I share this rather personal experience with you because I want you, the reader, to know that I have had a particular freedom that I don’t think many people have had at least these days. This article sets out to bring attention to and caring about some of the very last free people on the face of the planet.

The Awa

The problem with civilization is that its basic structure is unnatural; it is a fabrication of human endeavor that our species has been constructing and advancing for the last 10,000 to 15,000 years. Most certainly in my own country the Native Americans were nearly exterminated by so-called civilized people—millions of human beings murdered in the quest for land, for gold and for that thing we so proudly refer to as profit and progress.

This is not unique to my country of course—The Hawaiian natives were the prey of greed no less than elephants and rhinoceros’ are prey to the same drives even as these words are being printed across the page. Admittedly, I have not seen this for myself but I understand that The Maori culture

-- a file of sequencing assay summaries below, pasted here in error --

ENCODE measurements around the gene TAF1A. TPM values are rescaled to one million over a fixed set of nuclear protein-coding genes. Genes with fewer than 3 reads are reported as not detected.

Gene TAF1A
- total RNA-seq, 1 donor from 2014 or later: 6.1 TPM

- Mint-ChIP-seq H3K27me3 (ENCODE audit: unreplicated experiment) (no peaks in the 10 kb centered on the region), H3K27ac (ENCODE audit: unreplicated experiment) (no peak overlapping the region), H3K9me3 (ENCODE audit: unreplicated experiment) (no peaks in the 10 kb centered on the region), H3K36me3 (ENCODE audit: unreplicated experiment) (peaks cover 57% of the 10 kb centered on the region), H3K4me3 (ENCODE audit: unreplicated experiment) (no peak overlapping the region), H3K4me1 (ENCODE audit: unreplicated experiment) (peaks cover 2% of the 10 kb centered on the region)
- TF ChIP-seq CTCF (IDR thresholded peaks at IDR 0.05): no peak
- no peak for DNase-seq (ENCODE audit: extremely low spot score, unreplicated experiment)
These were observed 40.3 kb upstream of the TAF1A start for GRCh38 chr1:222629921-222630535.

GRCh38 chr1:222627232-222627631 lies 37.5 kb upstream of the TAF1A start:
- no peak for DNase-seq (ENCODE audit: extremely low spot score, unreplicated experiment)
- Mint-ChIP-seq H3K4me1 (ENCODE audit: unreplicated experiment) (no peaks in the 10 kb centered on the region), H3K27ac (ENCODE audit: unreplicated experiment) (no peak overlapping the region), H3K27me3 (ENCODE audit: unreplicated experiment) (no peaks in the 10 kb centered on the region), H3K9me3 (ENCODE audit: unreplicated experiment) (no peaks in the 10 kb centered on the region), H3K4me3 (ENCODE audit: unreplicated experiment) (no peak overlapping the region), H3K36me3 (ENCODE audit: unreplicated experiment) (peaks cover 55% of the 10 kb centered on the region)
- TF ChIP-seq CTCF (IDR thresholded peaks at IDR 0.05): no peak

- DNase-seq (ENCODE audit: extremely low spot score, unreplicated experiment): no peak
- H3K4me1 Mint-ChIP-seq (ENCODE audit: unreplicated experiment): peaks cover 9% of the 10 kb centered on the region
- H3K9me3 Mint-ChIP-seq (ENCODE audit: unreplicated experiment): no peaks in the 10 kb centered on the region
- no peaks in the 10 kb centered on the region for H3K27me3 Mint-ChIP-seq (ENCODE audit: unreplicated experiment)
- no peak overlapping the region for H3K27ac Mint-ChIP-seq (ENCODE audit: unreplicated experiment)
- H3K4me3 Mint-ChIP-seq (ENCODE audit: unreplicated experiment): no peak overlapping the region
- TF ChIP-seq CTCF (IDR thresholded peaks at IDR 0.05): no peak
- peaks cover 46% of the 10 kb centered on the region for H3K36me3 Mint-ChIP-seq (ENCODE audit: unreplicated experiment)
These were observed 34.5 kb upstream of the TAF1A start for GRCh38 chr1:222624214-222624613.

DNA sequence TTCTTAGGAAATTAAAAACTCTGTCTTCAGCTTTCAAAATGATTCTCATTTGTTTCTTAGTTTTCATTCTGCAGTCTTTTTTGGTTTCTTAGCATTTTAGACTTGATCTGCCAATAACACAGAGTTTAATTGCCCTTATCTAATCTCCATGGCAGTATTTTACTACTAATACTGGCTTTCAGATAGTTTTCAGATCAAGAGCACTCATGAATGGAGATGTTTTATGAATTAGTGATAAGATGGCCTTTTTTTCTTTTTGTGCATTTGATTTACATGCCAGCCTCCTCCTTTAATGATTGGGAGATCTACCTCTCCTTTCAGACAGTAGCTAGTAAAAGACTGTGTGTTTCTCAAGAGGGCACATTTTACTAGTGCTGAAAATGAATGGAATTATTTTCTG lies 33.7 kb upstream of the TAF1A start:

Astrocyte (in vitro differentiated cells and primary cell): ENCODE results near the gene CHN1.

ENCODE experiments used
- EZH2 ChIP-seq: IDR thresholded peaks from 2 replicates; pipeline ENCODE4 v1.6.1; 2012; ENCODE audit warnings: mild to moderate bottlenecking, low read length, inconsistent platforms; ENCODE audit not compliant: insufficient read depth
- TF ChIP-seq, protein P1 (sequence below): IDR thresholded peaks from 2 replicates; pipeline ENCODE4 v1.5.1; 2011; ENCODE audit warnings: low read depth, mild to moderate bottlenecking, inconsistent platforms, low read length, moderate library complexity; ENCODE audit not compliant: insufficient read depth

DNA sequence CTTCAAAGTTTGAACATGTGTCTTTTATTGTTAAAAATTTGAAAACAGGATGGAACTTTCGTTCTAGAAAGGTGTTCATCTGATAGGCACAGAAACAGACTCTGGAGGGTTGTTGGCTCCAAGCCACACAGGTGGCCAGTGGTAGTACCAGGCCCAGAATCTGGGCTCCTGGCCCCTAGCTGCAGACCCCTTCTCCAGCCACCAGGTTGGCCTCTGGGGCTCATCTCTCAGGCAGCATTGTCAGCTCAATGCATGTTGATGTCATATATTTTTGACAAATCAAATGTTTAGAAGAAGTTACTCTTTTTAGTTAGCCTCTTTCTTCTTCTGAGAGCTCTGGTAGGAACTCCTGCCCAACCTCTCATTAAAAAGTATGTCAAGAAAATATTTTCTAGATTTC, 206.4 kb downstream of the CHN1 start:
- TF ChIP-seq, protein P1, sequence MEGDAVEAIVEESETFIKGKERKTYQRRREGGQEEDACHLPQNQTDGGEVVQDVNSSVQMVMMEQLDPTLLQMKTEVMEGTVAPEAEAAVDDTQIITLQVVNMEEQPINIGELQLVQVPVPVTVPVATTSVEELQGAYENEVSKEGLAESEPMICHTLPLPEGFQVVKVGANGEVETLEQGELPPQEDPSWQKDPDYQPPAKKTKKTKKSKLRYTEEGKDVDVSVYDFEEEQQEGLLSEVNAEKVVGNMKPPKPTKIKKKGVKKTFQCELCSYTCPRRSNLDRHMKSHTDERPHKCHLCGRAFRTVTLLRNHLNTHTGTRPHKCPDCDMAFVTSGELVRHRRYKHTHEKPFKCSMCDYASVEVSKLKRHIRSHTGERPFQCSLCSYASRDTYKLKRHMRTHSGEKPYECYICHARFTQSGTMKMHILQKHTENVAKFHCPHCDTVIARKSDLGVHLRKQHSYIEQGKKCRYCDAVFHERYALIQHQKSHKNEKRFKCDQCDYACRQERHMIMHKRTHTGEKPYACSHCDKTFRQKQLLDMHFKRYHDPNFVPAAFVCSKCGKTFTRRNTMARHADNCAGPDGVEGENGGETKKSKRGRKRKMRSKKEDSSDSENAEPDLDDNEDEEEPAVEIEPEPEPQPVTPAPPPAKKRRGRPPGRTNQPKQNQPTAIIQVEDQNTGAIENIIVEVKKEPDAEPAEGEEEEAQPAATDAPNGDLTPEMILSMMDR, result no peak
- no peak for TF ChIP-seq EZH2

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of New Zealand has become more of a tourist attraction than the free people they were historically. Indeed, not too much unlike Chief Sitting Bull who became a sideshow attraction for Buffalo Bill’s Wild West Show.


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Many of the Dyack peoples of Borneo

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 are falling under the influences of Christianity or Islamic teaching just as the mission Indians of California were enslaved and converted by the mission priests. Yet there is a depth and richness to the Dyack’s own religion that finds God in all things not just the symbolism of brick and mortar.